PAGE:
Gram-Negative Bacteria May Influence Alzheimer’s Disease Pathology

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For the first time, researchers have found higher levels of Gram-negative bacteria antigens in brain samples from late-onset Alzheimer’s disease patients. Compared to controls, patients with Alzheimer's had much higher levels of lipopolysaccharide (LPS) and E coli K99 pili protein. In addition, The UC Davis team also found LPS molecules congregated with amyloid plaques, which have been linked to Alzheimer’s pathology and progression. The research was published today in the print edition of the journal Neurology.

Medicine

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Dr. Rodolfo Savica, GAIT, Mayo Clinic Study of Aging, Medical Research, Minnesota News Releases, news releases

Comparing Gait Parameters Can Predict Decline in Memory and Thinking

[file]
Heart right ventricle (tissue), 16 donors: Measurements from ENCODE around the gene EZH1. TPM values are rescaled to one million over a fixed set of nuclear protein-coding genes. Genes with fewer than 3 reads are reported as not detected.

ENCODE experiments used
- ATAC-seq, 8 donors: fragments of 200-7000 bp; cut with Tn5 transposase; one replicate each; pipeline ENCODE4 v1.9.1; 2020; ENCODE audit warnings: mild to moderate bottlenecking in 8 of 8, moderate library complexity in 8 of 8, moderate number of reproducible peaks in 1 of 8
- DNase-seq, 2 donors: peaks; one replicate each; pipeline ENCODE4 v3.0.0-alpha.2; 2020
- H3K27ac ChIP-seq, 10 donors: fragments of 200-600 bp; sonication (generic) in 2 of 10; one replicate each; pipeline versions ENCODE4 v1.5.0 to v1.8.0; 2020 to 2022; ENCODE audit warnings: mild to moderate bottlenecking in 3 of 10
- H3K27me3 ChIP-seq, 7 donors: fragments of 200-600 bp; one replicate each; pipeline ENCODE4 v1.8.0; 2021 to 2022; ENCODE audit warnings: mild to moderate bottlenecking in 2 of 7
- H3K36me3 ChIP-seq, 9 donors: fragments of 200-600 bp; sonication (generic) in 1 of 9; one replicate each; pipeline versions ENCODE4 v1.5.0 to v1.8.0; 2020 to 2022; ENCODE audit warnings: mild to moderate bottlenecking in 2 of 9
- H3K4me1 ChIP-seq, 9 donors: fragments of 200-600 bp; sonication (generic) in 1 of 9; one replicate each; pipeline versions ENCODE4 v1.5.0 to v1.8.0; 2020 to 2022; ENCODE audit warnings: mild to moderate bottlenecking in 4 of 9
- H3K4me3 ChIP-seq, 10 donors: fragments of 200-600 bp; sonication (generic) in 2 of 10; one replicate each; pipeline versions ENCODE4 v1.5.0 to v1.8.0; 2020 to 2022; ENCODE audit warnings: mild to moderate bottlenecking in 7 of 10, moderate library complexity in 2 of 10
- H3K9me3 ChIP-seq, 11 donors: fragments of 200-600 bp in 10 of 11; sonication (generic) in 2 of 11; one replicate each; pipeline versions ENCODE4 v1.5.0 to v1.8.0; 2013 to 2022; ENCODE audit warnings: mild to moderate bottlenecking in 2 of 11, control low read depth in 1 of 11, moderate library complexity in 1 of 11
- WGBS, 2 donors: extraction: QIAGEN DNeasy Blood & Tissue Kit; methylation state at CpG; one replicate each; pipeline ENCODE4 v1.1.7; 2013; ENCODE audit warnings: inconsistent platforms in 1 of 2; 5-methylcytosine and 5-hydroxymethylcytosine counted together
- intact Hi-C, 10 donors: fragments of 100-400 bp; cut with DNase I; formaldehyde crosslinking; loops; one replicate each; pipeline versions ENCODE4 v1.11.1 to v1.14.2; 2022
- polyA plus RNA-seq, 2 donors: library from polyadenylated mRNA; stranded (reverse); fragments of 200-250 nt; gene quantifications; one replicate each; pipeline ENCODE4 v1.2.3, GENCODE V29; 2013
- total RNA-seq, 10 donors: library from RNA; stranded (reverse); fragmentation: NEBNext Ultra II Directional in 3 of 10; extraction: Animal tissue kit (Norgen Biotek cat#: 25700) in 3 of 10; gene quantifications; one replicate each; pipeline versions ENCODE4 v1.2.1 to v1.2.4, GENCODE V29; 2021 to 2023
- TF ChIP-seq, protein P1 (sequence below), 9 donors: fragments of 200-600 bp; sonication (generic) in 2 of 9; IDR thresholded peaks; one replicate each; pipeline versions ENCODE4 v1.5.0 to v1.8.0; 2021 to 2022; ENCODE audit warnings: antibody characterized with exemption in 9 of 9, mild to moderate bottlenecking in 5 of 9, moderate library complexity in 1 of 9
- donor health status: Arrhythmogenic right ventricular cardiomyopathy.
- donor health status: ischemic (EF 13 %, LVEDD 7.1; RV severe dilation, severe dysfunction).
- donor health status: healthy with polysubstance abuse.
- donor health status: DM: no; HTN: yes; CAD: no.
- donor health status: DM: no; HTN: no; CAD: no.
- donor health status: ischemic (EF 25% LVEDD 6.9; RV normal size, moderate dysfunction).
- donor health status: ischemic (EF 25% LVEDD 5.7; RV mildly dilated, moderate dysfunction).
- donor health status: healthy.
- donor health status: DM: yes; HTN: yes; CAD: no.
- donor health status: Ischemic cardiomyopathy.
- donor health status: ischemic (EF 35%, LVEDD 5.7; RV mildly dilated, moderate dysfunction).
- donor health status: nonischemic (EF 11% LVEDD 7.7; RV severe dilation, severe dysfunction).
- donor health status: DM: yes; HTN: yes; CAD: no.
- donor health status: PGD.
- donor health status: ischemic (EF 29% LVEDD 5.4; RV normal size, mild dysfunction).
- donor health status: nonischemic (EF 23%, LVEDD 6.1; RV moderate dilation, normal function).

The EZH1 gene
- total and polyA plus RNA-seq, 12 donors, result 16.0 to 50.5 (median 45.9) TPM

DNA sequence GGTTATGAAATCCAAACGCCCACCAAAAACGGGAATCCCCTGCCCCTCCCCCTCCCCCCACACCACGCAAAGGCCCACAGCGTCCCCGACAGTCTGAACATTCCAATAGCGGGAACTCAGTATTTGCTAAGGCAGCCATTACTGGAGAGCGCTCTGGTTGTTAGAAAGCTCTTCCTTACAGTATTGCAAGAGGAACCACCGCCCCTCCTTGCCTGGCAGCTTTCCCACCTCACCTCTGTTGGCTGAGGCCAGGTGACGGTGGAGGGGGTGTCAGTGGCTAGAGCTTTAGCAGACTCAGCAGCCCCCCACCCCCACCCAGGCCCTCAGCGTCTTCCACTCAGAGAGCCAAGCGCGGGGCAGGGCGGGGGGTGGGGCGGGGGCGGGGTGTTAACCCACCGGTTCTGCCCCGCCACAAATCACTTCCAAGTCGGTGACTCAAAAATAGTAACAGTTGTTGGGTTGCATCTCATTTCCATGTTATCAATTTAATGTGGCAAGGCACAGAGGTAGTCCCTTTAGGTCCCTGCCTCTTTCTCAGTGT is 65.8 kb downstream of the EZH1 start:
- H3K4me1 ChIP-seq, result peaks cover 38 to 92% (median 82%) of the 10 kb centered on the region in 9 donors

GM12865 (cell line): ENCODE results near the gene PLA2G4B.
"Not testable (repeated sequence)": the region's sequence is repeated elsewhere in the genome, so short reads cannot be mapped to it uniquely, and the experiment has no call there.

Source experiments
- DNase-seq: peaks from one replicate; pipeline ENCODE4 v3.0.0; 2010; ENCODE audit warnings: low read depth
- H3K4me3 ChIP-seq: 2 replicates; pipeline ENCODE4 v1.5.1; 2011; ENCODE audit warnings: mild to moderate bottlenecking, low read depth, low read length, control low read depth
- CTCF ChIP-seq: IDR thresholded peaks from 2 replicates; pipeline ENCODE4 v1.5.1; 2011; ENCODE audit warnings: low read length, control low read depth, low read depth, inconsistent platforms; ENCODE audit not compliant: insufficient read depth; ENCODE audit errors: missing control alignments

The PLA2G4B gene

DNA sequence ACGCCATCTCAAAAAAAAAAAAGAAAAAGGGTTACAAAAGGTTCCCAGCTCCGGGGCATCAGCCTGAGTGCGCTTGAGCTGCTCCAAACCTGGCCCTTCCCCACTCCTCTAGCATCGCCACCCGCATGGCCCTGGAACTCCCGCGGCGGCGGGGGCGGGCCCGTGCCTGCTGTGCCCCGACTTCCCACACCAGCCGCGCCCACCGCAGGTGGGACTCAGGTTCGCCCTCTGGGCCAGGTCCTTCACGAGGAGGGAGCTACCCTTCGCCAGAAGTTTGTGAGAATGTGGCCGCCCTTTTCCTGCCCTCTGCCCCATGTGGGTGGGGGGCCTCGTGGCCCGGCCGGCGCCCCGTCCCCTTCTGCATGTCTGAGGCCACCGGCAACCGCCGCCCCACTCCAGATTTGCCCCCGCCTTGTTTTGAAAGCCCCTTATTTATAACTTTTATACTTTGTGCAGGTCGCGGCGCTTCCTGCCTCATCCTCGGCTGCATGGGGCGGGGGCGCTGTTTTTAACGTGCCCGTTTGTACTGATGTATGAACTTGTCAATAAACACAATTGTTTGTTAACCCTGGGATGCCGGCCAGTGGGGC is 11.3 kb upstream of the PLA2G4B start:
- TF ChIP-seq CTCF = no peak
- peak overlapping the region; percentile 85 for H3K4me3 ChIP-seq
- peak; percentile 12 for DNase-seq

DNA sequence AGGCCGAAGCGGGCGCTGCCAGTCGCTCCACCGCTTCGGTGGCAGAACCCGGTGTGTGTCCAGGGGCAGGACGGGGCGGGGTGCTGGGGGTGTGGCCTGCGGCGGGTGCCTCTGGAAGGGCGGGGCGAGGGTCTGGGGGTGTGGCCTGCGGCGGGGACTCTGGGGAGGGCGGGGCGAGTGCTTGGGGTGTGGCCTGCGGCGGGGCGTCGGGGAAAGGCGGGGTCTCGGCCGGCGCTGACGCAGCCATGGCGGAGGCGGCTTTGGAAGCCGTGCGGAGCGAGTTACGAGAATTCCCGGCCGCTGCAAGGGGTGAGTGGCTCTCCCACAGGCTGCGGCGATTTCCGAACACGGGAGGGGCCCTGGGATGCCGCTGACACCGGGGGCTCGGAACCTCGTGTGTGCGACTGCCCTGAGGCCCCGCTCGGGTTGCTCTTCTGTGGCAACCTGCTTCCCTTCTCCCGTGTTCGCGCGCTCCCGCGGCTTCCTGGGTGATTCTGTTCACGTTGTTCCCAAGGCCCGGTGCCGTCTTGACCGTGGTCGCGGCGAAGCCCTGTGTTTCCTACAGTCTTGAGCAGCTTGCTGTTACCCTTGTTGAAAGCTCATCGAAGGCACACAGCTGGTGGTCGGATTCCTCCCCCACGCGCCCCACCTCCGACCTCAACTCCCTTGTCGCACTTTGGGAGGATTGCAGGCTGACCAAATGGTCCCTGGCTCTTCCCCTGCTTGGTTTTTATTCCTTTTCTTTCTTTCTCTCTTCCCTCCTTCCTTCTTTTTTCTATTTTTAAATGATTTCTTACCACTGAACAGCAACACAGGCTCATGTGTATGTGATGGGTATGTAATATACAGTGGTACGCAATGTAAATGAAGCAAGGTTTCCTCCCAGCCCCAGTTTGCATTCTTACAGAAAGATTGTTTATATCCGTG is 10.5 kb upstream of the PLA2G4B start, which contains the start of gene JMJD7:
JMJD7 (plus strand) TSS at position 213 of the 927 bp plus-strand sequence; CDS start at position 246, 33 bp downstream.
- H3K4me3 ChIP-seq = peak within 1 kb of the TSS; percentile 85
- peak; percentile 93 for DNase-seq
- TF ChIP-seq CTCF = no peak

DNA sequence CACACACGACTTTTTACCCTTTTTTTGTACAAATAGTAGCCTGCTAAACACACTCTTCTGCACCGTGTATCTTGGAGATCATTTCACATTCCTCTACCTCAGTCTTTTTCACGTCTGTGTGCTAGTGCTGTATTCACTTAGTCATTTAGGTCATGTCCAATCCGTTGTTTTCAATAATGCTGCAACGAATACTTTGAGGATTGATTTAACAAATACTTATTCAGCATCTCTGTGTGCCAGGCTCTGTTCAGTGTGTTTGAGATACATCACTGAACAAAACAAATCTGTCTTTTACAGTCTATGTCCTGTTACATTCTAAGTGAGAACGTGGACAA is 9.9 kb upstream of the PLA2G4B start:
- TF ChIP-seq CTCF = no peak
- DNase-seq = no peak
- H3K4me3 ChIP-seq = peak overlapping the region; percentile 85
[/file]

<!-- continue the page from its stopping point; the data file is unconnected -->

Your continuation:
Walking is a milestone in development for toddlers, but it’s actually only one part of the complex cognitive task known as gait that includes everything from a person’s stride length to the accompanying swing of each arm. A Mayo Clinic study recently published in the Journal of Alzheimer’s Disease found that problems associated with gait can predict a significant decline in memory and thinking.

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Parkinson's Disease, Gene Mutation

Gene Mutation Linked to Early Onset of Parkinson’s Disease in Caucasians